The state of Alabama announced it is ready to resume executions after lethal injections were paused for three months so the state could investigate its death penalty procedures following a string of botched attempts.
In a letter to Alabama Attorney General Steve Marshall on Friday, Gov. Kay Ivey said it is “time to resume our duty of carrying out lawful death sentences” following a “top-to-bottom review” conducted by the Alabama Department of Corrections.
ADOC Commissioner John Hamm informed Ivey of the review’s completion on Friday. A detailed report on the review’s findings was not immediately available, but in a letter to the governor, Hamm said the investigation increased medical personnel available during executions, the ordering of new equipment and multiple rehearsals of the execution process.
The letter did not elaborate on what duties those workers will perform or what additional equipment was ordered, but Hamm did say the vetting process for the new medical personnel will begin immediately.
ALABAMA’S FAILED LETHAL INJECTION EXECUTION IS UNPRECEDENT THIRD SINCE 2018
Hamm also noted a ruling issued by the Alabama Supreme Court in January that allows for more time to carry out an execution by eliminating the 24-hour restriction on death warrants. The change came at Ivey’s request.
“I am confident that the Department is prepared as possible to resume carrying out executions consistent with the mandates of the Constitution,” Hamm wrote. “This is true in spite of the fact that death row inmates will continue seeking to evade their lawfully imposed death sentences.”
The review was not without pushback as critics argued a third-party group should have conducted it instead of the state agency, similar to recent investigations done in Tennessee and Oklahoma.
Earlier this month, Ivey rejected requests from a group of over 170 faith leaders and advocates asking for her to follow the lead of Tennessee Gov. Bill Lee, who authorized an independent review of the state’s execution procedures. According to The Associated Press, dozens of attorneys also sent a letter to Ivey this week suggesting an independent review instead of the internal one she authorized.
ALABAMA GOVERNOR URGED BY 170 FAITH LEADERS TO ORDER THIRD-PARTY REVIEW OF STATE’S EXECUTION PROCEDURES
“Throughout this process, we have argued that it is unreasonable to believe that the agency responsible for botching multiple executions can thoroughly investigate itself and suggest remedies to correct its own behavior,” JaTaune Bosby Gilchrist, executive director of the ACLU of Alabama, said in a statement.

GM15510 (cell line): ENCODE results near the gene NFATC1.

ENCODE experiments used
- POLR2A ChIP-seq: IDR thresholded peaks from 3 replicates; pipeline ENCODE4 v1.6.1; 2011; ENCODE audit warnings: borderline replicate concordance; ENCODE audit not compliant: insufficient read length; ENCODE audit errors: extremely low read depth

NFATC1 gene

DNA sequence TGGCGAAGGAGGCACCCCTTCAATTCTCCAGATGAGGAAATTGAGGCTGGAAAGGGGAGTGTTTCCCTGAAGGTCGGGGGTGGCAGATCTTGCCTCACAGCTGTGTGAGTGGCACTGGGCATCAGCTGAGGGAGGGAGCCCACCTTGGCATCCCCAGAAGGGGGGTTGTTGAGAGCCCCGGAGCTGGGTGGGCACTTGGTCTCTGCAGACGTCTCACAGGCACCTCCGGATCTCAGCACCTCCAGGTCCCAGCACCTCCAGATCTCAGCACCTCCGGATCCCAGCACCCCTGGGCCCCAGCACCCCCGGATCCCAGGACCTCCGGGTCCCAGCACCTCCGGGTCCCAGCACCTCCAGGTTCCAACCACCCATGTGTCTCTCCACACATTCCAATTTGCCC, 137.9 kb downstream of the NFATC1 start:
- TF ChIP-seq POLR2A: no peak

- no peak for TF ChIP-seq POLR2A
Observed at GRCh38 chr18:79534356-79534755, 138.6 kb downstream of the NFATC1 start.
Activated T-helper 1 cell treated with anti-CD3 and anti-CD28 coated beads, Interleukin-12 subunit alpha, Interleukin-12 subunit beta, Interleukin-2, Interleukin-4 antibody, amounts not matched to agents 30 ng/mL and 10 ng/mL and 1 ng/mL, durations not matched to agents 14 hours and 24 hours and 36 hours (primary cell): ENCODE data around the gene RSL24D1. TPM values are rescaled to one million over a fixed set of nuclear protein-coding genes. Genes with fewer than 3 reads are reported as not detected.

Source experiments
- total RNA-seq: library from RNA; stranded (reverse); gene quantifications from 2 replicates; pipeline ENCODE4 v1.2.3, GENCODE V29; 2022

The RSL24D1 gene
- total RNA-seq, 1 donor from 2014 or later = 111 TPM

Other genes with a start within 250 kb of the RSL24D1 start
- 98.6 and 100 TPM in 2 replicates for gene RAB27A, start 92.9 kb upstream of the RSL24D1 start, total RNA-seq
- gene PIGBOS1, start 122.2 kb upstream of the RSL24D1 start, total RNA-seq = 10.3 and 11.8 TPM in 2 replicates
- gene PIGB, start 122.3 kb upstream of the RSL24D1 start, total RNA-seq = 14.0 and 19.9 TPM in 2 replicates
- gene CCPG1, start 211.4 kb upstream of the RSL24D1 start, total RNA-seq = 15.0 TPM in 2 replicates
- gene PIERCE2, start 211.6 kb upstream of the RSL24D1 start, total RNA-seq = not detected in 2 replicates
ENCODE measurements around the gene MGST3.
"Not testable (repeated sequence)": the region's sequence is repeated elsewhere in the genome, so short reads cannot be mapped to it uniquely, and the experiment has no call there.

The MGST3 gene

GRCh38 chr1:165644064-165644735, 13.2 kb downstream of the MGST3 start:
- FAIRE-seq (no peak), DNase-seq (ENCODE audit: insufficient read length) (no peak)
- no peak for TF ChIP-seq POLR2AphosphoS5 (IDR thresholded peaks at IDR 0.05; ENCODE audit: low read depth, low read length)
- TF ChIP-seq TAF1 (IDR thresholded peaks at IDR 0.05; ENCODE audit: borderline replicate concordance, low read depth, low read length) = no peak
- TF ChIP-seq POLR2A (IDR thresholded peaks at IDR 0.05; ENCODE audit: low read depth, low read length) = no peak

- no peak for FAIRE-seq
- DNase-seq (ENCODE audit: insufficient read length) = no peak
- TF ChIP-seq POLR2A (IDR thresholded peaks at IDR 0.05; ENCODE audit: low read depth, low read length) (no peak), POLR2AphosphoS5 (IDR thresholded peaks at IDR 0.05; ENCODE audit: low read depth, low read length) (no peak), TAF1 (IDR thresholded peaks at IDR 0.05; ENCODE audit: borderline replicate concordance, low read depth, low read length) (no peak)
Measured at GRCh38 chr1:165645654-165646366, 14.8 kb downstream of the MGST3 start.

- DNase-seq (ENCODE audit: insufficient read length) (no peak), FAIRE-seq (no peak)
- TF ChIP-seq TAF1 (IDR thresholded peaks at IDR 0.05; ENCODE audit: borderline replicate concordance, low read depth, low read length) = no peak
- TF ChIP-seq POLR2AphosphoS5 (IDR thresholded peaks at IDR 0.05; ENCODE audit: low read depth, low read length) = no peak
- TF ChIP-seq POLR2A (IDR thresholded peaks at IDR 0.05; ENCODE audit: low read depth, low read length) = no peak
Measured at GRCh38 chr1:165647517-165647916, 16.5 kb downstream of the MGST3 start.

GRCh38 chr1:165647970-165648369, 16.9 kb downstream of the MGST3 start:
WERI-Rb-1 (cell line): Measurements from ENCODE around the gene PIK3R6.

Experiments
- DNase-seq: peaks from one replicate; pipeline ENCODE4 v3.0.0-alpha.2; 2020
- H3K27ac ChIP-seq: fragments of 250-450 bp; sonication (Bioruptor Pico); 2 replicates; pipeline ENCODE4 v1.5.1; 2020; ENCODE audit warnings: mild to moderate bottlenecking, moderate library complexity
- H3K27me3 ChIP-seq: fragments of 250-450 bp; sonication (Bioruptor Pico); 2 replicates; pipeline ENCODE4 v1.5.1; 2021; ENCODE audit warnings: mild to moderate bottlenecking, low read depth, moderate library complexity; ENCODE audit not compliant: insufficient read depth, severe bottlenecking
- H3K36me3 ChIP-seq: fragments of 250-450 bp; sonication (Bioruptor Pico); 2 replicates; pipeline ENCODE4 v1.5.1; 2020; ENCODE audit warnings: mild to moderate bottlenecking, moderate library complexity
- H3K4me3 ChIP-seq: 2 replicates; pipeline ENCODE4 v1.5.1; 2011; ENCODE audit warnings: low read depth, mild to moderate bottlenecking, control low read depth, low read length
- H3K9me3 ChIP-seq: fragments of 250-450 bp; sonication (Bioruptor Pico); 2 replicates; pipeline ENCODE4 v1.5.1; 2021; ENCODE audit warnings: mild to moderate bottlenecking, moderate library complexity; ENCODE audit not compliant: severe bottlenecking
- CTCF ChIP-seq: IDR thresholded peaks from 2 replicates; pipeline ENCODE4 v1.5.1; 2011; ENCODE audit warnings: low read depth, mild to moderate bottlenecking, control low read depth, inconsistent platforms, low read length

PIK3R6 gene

Christine Freeman, executive director of the Middle District of Alabama Federal Defender Program, a nonprofit representing death row inmates, said the result of Ivey’s review is “disappointing, but sadly not surprising.”
“Instead of acting in the measured manner of the governor of Tennessee, by operating in the open with an independent commission, Alabama has once again chosen to pretend that there are no problems and not disclose what ‘review’ actually occurred,” Freeman told The AP.
ALABAMA SUPREME COURT OPENS WINDOW TO CARRY OUT DEATH SENTENCES AFTER STRING OF TROUBLED EXECUTIONS
Ivey concluded her letter to Marshall by telling him to ask the state Supreme Court to issue an execution warrant for an eligible death row inmate whenever he finds it appropriate.
On Friday, Marshall filed a motion with the Alabama Supreme Court seeking an execution date for James Barber, who was sentenced to death for the 2001 beating death of 75-year-old Dorothy Epps. Marshall said his office would be “seeking death warrants for other murderers in short order.”
“In Alabama, we recognize that there are crimes so heinous, atrocious and cruel … that the only just punishment is death,” he said.
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Ivey announced a pause on executions in November after a third execution by lethal injection failed because of trouble accessing veins – the second in about two months. The July execution of Joe Nathan James Jr. was ultimately completed after hours of struggling to establish an IV line.
“Far too many Alabama families have waited for far too long — often for decades — to obtain justice for the loss of a loved one and to obtain closure for themselves,” Ivey wrote on Friday. “This brief pause in executions was necessary to make sure that we can successfully deliver that justice and that closure.”
The Alabama Department of Corrections did not immediately respond to Fox News Digital’s request for more information regarding the review.
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